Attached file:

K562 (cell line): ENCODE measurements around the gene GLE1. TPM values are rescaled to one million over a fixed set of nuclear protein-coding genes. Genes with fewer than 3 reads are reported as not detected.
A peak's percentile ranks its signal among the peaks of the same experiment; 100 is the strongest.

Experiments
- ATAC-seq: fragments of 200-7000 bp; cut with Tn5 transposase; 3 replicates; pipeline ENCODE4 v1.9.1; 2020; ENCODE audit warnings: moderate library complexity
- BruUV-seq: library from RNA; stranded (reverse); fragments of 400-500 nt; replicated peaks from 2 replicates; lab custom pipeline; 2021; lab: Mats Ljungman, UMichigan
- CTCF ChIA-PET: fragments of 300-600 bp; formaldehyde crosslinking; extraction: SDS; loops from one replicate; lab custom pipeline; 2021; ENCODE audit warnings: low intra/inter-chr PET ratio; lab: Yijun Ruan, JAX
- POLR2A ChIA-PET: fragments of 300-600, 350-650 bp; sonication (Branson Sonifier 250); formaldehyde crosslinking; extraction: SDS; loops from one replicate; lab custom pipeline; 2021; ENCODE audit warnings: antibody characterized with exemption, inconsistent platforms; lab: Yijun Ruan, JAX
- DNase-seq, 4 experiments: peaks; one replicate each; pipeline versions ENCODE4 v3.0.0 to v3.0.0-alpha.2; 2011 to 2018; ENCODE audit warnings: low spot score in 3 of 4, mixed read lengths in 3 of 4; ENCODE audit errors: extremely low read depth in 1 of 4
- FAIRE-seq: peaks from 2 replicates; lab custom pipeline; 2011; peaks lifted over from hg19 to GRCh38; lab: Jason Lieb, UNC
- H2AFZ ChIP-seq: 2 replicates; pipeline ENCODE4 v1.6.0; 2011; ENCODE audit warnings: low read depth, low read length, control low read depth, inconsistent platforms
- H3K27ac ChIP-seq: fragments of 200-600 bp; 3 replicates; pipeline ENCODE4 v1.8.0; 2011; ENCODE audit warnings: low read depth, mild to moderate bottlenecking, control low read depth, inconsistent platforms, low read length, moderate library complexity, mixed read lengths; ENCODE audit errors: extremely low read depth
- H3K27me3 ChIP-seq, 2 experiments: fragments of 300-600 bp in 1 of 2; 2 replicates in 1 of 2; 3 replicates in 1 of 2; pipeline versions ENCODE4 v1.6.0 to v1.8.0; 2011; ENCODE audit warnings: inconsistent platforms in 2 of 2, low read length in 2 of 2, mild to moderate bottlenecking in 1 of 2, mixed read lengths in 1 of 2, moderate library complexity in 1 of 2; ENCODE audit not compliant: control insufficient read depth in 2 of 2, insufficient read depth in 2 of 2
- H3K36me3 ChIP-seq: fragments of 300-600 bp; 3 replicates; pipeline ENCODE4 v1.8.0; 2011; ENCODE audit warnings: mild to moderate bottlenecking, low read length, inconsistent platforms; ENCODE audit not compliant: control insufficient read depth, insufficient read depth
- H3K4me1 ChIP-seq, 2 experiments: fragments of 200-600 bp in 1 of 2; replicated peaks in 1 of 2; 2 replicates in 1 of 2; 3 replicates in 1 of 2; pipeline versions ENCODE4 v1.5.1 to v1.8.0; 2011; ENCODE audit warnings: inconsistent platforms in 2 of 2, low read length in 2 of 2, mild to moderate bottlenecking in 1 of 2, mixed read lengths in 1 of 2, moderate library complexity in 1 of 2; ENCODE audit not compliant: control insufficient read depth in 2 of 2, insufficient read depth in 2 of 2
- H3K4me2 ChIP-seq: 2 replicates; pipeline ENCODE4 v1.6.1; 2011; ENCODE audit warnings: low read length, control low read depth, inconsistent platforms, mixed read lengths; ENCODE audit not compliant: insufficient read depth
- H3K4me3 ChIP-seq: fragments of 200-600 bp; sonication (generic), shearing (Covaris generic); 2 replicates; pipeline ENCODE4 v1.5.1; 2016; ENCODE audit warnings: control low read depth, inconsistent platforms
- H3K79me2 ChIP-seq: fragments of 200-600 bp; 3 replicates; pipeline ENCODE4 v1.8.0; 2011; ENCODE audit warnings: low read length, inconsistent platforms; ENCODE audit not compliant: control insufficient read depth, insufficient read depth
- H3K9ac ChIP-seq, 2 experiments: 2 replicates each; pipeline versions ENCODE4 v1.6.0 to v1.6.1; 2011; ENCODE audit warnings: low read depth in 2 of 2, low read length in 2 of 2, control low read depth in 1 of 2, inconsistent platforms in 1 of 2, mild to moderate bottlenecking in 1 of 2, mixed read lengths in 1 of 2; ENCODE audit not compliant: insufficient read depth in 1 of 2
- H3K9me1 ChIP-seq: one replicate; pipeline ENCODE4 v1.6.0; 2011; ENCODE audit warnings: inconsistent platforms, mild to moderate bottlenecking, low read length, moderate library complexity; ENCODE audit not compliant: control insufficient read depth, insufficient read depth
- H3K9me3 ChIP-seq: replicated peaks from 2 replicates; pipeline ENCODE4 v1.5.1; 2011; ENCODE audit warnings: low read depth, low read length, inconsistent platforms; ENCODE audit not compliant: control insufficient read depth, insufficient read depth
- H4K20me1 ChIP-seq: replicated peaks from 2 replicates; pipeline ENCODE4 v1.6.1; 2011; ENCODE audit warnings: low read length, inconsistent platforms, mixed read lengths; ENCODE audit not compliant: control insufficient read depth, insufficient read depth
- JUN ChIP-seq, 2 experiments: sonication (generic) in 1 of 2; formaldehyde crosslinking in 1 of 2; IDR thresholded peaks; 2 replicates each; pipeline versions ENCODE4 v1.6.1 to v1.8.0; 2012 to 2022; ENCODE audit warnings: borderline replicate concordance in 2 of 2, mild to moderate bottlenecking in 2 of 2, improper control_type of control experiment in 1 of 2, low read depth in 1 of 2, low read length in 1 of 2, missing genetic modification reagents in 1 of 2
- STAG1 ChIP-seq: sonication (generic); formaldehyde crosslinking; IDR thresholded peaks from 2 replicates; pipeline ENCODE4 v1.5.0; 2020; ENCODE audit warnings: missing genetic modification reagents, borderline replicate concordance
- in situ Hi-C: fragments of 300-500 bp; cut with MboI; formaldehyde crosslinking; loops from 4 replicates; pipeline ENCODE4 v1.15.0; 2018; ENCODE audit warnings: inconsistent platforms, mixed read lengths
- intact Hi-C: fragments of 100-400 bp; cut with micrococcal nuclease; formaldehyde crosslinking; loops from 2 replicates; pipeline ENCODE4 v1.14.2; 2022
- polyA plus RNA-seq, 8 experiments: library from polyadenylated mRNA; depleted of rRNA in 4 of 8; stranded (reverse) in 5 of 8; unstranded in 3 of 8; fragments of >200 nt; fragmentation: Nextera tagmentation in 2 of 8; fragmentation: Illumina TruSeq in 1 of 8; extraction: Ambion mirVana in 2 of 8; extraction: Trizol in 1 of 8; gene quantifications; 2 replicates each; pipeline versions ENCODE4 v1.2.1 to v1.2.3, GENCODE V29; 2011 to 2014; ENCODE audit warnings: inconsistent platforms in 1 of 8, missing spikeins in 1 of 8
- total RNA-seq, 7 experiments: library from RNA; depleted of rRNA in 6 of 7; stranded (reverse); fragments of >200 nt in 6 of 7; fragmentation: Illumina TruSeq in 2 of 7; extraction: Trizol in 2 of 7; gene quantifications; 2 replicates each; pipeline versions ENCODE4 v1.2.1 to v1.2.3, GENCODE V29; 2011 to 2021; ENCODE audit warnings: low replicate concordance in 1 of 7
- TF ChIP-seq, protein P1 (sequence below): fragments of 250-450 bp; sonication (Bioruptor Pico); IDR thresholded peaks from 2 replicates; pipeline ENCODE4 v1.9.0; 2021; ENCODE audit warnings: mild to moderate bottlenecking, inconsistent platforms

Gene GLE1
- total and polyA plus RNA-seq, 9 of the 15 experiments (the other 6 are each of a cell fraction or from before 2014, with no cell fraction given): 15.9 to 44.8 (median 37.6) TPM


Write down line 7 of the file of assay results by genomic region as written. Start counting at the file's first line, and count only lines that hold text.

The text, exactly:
- POLR2A ChIA-PET: fragments of 300-600, 350-650 bp; sonication (Branson Sonifier 250); formaldehyde crosslinking; extraction: SDS; loops from one replicate; lab custom pipeline; 2021; ENCODE audit warnings: antibody characterized with exemption, inconsistent platforms; lab: Yijun Ruan, JAX